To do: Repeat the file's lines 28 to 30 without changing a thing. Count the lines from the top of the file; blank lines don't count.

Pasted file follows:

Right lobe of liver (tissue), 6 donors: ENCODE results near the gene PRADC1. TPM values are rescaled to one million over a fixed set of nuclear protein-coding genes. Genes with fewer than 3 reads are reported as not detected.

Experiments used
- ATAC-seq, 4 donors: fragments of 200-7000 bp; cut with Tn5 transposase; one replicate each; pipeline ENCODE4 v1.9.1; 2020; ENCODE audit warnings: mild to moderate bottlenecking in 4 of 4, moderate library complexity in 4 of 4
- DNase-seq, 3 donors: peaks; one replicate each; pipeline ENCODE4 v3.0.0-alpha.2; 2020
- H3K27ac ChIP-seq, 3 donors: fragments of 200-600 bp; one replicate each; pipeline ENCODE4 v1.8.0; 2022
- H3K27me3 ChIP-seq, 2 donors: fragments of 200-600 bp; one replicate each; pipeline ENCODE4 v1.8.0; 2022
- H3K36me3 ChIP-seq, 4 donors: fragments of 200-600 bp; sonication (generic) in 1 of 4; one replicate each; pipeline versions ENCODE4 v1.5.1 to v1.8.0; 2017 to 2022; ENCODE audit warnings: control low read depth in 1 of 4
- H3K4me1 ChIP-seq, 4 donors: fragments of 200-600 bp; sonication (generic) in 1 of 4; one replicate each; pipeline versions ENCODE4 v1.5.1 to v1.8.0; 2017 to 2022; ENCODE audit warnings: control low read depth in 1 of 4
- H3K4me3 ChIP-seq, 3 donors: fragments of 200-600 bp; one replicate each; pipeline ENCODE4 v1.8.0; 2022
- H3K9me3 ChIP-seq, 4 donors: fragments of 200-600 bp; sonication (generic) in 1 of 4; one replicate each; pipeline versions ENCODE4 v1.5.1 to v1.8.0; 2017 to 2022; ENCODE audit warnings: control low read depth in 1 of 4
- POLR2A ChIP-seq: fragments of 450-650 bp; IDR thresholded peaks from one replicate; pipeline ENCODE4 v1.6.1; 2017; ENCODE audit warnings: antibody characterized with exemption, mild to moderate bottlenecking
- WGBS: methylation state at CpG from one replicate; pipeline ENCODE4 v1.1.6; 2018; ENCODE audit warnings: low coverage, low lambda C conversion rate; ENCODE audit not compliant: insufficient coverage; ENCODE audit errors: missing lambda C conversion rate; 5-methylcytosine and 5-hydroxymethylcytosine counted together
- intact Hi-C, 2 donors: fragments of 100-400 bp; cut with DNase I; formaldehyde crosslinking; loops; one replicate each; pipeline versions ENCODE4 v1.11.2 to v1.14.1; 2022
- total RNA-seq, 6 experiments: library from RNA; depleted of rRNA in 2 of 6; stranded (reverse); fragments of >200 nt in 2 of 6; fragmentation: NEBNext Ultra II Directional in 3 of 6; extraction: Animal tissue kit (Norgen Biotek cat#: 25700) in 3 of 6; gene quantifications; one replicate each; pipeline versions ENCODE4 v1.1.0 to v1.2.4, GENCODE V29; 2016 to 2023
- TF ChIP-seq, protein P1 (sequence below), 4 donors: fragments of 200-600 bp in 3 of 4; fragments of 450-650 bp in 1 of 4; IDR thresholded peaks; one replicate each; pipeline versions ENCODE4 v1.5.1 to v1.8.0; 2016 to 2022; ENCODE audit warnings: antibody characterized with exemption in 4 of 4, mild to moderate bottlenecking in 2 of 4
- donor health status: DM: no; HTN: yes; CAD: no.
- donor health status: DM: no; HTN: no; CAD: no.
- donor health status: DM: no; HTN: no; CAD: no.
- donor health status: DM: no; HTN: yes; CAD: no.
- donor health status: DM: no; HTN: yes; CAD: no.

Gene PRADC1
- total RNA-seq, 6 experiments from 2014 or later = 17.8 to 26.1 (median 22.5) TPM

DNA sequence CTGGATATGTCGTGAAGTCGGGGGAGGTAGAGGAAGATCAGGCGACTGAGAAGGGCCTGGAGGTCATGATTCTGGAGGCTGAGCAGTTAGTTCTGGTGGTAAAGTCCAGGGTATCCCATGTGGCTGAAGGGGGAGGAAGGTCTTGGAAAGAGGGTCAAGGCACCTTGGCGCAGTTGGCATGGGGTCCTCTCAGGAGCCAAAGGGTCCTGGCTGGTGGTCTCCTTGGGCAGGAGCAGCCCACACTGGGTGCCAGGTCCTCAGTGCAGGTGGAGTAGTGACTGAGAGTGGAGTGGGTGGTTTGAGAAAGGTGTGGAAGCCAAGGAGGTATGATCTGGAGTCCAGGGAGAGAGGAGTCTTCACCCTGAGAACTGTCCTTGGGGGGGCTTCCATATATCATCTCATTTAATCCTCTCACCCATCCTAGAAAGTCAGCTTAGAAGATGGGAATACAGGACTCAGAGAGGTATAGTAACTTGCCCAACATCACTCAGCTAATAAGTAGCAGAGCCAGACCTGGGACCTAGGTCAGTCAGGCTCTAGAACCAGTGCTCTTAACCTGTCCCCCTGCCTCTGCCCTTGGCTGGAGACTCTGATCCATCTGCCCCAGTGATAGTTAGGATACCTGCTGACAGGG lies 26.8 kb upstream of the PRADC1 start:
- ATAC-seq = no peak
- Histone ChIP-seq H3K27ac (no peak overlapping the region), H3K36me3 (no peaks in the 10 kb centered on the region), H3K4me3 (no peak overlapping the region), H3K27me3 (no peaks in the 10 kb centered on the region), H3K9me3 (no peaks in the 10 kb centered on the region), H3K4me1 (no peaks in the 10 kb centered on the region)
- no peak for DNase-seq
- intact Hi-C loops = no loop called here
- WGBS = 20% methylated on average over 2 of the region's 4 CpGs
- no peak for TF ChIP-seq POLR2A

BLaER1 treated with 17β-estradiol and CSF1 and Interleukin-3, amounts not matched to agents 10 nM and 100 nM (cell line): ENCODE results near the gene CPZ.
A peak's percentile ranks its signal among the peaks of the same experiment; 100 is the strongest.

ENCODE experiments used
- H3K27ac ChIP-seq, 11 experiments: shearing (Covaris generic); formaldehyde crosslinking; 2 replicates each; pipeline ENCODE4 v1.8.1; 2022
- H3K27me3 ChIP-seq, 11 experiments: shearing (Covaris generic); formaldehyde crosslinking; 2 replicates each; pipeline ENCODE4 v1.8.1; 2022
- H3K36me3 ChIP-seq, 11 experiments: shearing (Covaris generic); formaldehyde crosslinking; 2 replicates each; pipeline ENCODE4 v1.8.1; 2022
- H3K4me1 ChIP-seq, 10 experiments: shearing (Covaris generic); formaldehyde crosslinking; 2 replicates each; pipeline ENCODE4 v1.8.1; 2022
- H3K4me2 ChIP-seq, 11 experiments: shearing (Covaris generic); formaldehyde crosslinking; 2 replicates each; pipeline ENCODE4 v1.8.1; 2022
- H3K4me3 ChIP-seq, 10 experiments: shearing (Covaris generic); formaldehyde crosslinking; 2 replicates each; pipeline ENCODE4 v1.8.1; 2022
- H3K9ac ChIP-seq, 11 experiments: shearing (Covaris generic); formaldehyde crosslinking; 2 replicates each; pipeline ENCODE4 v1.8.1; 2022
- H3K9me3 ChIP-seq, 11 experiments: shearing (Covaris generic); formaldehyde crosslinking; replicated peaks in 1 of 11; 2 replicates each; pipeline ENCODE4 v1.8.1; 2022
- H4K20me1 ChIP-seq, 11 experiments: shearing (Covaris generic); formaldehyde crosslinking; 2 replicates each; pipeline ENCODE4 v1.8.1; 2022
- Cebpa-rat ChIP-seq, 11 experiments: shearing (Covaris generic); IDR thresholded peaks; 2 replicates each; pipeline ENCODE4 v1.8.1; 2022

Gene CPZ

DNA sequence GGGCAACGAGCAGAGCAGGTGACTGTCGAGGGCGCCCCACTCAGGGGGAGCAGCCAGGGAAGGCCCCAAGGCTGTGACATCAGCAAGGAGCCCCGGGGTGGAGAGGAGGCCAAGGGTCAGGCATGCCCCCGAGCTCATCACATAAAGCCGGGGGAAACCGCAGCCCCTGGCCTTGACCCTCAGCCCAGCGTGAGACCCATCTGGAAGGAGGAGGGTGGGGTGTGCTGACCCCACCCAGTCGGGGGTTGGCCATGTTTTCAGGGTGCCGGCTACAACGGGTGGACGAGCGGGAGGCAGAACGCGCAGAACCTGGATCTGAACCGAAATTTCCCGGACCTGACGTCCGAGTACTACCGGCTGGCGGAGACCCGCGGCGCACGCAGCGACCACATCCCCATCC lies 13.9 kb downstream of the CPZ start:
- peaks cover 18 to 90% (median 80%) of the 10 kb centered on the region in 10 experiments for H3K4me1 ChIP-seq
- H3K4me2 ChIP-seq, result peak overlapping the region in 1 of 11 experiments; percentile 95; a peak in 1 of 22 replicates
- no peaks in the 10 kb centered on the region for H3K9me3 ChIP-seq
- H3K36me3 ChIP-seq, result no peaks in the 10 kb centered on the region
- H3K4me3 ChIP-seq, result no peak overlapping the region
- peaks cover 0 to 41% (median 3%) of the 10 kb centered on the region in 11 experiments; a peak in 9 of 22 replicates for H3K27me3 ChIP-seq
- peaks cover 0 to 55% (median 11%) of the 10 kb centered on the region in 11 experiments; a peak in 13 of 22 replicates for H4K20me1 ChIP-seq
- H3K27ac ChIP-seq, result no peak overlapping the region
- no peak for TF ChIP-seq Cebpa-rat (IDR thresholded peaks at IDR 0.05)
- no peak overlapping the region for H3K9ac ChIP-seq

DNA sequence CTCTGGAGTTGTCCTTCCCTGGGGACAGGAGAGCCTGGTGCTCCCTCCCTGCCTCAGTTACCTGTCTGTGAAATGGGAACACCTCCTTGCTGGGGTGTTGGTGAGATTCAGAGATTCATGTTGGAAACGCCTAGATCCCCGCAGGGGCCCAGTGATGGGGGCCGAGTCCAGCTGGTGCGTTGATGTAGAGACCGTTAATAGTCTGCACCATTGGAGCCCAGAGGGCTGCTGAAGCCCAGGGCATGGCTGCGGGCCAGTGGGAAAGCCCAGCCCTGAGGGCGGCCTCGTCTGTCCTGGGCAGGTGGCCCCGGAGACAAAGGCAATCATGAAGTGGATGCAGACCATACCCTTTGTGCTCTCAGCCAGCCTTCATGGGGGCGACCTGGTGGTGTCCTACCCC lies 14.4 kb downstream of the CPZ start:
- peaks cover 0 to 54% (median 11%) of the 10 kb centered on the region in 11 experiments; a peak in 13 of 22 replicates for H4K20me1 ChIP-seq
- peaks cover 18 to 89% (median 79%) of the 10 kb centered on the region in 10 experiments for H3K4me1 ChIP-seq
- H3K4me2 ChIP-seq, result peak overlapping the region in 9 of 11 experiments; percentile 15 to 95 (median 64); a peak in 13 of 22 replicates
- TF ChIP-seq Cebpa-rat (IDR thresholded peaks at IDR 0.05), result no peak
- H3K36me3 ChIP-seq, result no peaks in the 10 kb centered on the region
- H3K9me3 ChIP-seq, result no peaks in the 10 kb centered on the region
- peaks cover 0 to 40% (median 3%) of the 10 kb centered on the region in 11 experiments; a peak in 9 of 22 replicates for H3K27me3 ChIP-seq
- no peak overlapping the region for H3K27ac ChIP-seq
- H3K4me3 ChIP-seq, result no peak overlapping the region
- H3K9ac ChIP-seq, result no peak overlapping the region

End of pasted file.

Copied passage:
- WGBS = 20% methylated on average over 2 of the region's 4 CpGs
- no peak for TF ChIP-seq POLR2A

BLaER1 treated with 17β-estradiol and CSF1 and Interleukin-3, amounts not matched to agents 10 nM and 100 nM (cell line): ENCODE results near the gene CPZ.